One of the most common questions we get asked here at Edwin Jagger is what is the main difference between shaving soap and shaving cream? Even those new to wet shaving know the importance of a rich shaving lather for providing plenty of glide and cushion and reducing post-shave irritation, but many of those starting out are unsure about how best to create this lather. Whether you opt for a shaving cream or a shaving soap can make a huge difference to your wet shaving experience, so it’s important to know which is best for you and your routine. Remember, shaving is a highly personal experience and your skin type, hair type and general preferences will all impact your shave. There is no definitive answer as to whether one is better than the other, but armed with the correct information, you should be able to work out whether a shaving cream or a shaving soap is best for you.
First of all, let’s establish how the two are similar. Both are used with hot water and a quality shaving brush to produce a suitably thick lather (most shavers aim for a yoghurt-like consistency). The lather from either a cream or a soap will lubricate the skin, form a protective barrier and allow the razor to glide smoothly across the area you’re shaving with minimal discomfort. The differences emerge when it comes to creating and applying this lather…
The most notable difference between a shaving soap and a shaving cream is the texture. Shaving soaps are solid pucks that feel firm before being mixed with water, whereas shaving creams are much softer and silkier with a paste-like consistency. We sell both shaving creams and shaving soaps in economical screw-top tubs, but shaving creams are also available in practical 75ml squeezable tubes. Many shavers prefer the ease of use and portion control that comes from squeezing cream from a tube, whereas others argue that a tub is better value for money and still easy to use. We also offer refills exclusively for the shaving soaps that you can pop back in the original tub or store hygienically in a shaving bowl.
The difference in texture means you will need a slightly different process and technique depending on whether you’re creating a lather from a shaving soap or shaving cream. Due to the harder, denser structure of a shaving soap, more water is required to achieve the desired lather texture. The best way to achieve this is by soaking a high-quality shaving brush in warm (not hot) water for a minute or so beforehand so it can hold a good amount of water. Then, you can start working the damp brush into the solid surface of the soap in a circular motion to begin working up your lather. This is considered the traditional way to create a lather and those new to wet shaving may find it takes longer to master the technique.
Shaving cream on the other hand tends to be much easier to work with, especially for first-time wet shavers. As the cream already has a silkier texture, less water and manual effort is required to get the consistency just right. This also makes shaving cream popular with experienced shavers who favour speed over precision. Lathering with a shaving soap may take longer but this process also gives you greater control once you have honed the technique as you can better tailor the thickness, aeration and volume to just how you like it.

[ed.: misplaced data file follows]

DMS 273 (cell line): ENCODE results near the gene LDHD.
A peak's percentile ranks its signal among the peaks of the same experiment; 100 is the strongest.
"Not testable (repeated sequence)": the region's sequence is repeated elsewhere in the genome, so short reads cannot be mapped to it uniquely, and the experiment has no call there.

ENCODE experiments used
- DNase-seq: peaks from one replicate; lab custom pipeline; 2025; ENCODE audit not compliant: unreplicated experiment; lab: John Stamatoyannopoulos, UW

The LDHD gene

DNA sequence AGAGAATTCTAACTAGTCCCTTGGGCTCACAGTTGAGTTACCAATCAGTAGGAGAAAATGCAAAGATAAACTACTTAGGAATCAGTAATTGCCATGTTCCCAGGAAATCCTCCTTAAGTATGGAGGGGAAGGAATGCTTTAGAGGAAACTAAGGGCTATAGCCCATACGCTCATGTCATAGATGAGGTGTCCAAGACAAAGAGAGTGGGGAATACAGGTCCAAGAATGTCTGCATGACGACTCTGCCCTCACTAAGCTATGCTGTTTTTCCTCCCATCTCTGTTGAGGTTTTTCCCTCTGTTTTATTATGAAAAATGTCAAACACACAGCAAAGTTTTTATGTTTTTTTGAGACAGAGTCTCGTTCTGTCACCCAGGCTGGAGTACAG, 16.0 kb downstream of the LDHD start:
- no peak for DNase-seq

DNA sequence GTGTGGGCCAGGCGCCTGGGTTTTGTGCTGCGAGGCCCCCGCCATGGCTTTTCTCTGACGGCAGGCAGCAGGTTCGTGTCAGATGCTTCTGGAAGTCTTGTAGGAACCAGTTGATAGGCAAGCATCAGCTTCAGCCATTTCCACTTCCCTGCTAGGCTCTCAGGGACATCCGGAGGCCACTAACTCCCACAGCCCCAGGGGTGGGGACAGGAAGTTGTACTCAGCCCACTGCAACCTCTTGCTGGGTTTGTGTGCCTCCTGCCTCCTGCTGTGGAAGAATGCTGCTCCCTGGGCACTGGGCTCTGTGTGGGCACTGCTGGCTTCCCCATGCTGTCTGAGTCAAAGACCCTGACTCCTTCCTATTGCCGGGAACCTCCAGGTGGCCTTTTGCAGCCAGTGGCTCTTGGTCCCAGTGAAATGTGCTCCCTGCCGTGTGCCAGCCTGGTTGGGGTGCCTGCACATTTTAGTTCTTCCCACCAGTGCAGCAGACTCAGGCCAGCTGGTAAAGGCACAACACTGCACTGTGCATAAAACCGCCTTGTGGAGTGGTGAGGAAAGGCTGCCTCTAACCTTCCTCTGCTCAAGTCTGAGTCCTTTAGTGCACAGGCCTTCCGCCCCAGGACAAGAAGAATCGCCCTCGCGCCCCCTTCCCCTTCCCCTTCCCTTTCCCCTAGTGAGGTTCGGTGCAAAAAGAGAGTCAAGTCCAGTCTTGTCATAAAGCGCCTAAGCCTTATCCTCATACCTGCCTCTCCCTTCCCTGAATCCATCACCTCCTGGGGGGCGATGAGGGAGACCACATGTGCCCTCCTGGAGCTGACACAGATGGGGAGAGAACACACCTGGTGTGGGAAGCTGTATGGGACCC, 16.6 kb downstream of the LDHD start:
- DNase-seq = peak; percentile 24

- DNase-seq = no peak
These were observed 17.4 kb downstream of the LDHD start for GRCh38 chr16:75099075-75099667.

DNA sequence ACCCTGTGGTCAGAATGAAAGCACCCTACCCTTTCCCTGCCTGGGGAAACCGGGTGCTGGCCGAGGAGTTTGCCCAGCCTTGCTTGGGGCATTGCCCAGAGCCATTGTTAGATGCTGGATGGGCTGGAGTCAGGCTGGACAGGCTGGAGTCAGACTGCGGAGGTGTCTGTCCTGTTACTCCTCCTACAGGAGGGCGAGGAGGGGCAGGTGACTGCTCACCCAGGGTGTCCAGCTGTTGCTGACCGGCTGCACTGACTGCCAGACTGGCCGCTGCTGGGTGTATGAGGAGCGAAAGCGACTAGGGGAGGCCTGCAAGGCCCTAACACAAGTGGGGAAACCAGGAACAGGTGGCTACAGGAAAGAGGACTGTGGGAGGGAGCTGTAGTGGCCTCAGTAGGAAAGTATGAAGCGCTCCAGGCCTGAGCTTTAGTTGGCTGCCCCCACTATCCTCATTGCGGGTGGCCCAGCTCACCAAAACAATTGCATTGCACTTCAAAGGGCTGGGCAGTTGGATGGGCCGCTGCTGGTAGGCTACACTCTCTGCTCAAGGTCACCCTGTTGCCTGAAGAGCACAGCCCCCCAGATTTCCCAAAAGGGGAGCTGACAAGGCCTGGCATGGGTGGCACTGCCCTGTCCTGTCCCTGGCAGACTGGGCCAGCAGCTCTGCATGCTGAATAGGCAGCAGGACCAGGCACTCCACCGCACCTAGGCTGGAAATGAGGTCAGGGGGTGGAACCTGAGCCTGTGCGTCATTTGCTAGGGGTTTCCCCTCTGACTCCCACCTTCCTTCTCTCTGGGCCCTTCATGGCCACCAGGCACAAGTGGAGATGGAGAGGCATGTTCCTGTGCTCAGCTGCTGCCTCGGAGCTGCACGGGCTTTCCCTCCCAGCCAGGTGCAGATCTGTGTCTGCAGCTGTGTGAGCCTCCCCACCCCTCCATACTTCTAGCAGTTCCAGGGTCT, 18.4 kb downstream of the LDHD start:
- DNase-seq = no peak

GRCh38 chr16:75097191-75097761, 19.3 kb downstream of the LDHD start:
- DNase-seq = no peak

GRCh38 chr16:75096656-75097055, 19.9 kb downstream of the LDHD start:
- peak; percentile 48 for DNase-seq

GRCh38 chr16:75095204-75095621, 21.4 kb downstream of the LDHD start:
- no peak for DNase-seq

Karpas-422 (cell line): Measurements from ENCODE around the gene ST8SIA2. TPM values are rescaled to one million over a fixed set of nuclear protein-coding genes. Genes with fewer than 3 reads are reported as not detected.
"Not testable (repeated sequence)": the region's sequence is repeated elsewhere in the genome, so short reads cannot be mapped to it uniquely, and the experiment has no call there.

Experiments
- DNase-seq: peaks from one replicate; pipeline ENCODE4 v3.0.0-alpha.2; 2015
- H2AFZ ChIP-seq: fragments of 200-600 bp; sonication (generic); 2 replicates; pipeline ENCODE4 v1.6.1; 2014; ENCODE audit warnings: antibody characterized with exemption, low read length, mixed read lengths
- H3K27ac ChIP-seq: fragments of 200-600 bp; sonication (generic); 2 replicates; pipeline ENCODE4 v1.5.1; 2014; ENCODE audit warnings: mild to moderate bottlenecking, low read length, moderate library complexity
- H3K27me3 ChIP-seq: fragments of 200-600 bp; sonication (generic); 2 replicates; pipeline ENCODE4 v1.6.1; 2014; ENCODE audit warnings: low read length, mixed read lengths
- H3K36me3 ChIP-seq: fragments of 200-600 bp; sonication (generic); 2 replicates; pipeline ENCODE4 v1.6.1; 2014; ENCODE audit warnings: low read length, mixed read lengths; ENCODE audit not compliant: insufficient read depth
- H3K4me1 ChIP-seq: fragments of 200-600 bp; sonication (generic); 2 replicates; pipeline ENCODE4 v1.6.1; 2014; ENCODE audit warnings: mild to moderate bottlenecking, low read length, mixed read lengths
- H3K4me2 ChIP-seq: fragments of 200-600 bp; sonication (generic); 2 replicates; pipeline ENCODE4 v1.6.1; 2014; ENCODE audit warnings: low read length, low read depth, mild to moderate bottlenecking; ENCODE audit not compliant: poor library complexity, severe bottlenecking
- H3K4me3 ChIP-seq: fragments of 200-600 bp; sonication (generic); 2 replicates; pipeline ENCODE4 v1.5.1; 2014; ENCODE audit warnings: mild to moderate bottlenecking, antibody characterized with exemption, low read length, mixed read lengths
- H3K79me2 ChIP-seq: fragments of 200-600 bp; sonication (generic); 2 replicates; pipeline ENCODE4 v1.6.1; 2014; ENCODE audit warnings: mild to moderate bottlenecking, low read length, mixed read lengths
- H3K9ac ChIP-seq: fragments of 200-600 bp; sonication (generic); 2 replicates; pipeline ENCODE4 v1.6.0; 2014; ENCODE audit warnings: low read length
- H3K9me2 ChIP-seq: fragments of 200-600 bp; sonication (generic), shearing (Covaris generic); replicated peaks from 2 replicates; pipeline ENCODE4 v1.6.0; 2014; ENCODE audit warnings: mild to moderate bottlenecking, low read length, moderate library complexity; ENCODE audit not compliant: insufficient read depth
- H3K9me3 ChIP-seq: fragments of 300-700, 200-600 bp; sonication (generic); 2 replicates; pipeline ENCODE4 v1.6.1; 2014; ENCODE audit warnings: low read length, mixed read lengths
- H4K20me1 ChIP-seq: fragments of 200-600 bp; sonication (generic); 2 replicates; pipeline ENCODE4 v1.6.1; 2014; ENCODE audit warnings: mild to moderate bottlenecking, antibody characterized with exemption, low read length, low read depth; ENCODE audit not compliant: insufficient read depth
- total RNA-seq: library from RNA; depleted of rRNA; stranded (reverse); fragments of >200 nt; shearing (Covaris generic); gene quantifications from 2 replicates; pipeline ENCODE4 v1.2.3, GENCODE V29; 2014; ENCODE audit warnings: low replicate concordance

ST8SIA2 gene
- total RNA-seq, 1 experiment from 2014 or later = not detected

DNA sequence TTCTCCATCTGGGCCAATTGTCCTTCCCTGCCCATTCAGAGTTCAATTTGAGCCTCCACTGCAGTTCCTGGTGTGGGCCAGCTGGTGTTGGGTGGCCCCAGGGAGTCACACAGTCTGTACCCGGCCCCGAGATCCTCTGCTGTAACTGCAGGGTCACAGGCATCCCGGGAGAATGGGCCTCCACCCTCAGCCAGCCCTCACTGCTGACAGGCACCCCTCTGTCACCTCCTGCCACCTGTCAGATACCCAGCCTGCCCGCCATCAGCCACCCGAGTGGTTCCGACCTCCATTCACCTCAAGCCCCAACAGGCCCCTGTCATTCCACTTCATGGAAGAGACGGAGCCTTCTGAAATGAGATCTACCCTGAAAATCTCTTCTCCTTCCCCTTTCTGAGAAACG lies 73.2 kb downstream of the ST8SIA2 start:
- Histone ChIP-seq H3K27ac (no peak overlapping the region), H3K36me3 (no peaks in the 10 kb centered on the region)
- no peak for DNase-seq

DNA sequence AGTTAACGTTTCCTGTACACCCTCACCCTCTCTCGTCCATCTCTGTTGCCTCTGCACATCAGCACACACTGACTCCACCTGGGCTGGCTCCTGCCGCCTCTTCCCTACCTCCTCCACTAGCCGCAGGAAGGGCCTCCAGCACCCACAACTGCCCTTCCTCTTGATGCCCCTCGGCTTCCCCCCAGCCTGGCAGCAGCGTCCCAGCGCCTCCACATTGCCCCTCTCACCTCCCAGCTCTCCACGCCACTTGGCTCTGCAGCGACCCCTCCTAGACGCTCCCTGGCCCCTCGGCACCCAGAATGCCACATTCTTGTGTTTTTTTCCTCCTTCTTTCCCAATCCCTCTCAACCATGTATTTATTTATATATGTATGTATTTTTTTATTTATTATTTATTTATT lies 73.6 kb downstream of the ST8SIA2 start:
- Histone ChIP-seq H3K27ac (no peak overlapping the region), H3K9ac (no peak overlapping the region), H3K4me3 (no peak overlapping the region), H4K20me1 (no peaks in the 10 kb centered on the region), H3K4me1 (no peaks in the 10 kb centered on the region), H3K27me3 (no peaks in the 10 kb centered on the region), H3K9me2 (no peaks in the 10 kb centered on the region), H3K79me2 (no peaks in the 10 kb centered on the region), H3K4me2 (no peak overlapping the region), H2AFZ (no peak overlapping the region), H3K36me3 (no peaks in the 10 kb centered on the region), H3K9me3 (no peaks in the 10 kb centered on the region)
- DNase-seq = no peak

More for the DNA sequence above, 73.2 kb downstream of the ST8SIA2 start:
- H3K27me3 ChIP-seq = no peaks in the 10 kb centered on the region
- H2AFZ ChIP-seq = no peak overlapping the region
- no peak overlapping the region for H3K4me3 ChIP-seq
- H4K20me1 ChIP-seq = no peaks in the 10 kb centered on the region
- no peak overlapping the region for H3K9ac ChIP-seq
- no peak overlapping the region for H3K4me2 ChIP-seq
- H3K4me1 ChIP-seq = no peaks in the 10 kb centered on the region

A key thing to remember regardless of whether you go for shaving soap or shaving cream is neither will produce a particularly effective lather if you are using a low-quality shaving brush. The bristles should be arranged to optimally conserve moisture, trap hot water within the knot and work into the texture of the cream or soap. If you’d like to know more about how different grades of shaving brush perform, check out our previous blog post here.
Another key difference is that unlike solid shaving soaps, shaving creams can actually be applied straight to the face or legs and then lathered directly on the skin using the brush. As soaps are solid, they must first be worked in the tub itself or in a shaving bowl. Whether you’re leaning more towards a soap or a cream, we would always recommend lathering in a shaving bowl for best results. Designed to fit a full puck of shaving soap or a generous amount of shaving cream, our shaving bowls are made of either porcelain or stainless steel. Porcelain is a particularly effective material for shaving bowls as it keeps in the heat from the warm water, making your lather more consistent. Alternatively, stainless-steel bowls are built to last, proving a worthwhile investment for any wet shaver.
We hope this blog has helped you see the main differences between shaving soaps and shaving creams. If it’s guided you towards making your decision, the next step is to choose which fragrance to add to your shaving regime. Fortunately, both our shaving soaps and shaving creams are available in our three fragrances:
Subtle aroma with soothing floral notes. A must-have for those with sensitive skin, the natural aloe vera extracts repair dry and damaged skin and are full of antioxidants and anti-inflammatories.
Zesty citrus aroma with fresh tropical notes. A sharper, bolder fragrance, this sweet aroma is particularly alluring and enticing.
Woody aroma with exotic peppery notes. This is traditionally the most popular fragrance of shaving cream as the subtle, masculine scent evokes sophistication and class.
If you’re still undecided or just keen to try every fragrance, we also offer sample pots of all three shaving creams. Sufficient for three to four shaves, it’s the perfect way to discover our full range without breaking the bank.
Know exactly which fragrance you want and looking to make a worthwhile investment in wet shaving? We offer a number of gift sets with your choice of shaving cream and either a shaving brush or double edge safety razor. You can shop our gift sets here.